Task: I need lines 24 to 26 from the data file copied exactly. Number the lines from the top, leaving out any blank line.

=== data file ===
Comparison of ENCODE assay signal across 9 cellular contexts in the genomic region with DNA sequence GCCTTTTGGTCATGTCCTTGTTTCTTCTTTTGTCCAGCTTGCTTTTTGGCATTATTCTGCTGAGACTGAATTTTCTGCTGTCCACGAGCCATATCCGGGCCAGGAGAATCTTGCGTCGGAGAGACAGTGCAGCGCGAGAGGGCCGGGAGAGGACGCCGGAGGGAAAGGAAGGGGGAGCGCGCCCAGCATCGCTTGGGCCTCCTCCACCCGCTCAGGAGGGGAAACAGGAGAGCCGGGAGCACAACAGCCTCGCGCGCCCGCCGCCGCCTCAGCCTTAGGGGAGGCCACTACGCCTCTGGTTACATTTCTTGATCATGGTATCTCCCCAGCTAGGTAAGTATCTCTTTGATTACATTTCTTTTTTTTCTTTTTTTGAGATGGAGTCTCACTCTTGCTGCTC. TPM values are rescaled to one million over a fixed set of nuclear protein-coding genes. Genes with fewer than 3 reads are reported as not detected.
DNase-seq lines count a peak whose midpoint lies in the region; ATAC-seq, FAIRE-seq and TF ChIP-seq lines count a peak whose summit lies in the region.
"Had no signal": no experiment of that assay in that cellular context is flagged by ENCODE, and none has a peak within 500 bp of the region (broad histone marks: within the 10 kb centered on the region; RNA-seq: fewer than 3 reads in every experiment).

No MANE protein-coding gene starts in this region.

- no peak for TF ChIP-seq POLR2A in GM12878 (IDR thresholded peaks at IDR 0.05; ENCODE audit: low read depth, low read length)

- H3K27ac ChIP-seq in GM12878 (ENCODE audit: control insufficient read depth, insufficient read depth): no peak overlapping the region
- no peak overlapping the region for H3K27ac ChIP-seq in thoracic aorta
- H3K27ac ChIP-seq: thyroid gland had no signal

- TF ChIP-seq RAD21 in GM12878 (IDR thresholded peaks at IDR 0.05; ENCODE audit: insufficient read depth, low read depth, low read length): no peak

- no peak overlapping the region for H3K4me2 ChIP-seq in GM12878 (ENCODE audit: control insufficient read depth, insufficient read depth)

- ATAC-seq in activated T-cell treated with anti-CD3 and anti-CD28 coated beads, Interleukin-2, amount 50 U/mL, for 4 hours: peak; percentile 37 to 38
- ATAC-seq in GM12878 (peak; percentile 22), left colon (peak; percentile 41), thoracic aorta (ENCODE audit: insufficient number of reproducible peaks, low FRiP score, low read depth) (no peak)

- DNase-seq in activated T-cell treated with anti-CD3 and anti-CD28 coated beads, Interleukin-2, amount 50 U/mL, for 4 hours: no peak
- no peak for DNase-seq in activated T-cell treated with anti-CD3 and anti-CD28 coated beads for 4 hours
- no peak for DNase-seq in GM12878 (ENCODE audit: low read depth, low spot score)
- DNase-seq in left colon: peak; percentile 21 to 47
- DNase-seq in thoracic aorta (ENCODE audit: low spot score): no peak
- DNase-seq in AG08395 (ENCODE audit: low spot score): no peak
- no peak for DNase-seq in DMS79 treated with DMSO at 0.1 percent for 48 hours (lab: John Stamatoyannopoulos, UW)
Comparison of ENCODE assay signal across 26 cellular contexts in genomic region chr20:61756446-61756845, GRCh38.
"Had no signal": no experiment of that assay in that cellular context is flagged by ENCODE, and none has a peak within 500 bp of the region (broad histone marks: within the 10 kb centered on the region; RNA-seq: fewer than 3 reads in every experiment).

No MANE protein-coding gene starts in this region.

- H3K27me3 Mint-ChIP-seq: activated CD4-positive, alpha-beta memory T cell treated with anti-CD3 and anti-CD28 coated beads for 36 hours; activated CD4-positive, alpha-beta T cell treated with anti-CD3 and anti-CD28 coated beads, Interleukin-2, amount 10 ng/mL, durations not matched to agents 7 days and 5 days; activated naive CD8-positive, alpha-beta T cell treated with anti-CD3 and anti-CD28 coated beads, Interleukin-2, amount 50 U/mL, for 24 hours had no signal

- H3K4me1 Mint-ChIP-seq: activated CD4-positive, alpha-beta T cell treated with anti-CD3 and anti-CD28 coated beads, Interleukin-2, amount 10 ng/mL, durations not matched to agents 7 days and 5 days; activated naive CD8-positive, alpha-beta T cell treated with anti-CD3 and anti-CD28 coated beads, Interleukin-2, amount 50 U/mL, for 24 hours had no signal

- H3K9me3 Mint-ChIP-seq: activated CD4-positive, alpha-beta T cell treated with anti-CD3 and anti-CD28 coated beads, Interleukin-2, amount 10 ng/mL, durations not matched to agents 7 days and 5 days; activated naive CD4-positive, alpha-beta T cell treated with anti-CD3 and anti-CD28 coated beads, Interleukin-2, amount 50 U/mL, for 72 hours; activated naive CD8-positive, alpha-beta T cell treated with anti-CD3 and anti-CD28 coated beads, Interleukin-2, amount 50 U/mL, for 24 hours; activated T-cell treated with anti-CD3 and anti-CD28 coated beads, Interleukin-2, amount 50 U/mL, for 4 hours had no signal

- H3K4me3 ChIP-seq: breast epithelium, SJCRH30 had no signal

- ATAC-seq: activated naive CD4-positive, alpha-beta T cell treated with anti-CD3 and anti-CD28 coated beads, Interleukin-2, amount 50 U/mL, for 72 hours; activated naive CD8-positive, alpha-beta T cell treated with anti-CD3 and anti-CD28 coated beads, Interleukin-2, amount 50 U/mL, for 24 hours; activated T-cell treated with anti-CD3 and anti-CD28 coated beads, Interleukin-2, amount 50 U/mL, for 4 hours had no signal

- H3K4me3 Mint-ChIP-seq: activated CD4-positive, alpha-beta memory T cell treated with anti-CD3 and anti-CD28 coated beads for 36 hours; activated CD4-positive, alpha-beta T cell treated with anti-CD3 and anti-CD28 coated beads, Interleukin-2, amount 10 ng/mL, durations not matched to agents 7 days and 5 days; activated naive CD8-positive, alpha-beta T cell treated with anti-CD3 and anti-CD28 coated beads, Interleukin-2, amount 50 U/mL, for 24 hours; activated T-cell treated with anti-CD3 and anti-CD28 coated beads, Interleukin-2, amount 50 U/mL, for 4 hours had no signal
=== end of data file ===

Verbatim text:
- H3K4me1 Mint-ChIP-seq: activated CD4-positive, alpha-beta T cell treated with anti-CD3 and anti-CD28 coated beads, Interleukin-2, amount 10 ng/mL, durations not matched to agents 7 days and 5 days; activated naive CD8-positive, alpha-beta T cell treated with anti-CD3 and anti-CD28 coated beads, Interleukin-2, amount 50 U/mL, for 24 hours had no signal

- H3K9me3 Mint-ChIP-seq: activated CD4-positive, alpha-beta T cell treated with anti-CD3 and anti-CD28 coated beads, Interleukin-2, amount 10 ng/mL, durations not matched to agents 7 days and 5 days; activated naive CD4-positive, alpha-beta T cell treated with anti-CD3 and anti-CD28 coated beads, Interleukin-2, amount 50 U/mL, for 72 hours; activated naive CD8-positive, alpha-beta T cell treated with anti-CD3 and anti-CD28 coated beads, Interleukin-2, amount 50 U/mL, for 24 hours; activated T-cell treated with anti-CD3 and anti-CD28 coated beads, Interleukin-2, amount 50 U/mL, for 4 hours had no signal

- H3K4me3 ChIP-seq: breast epithelium, SJCRH30 had no signal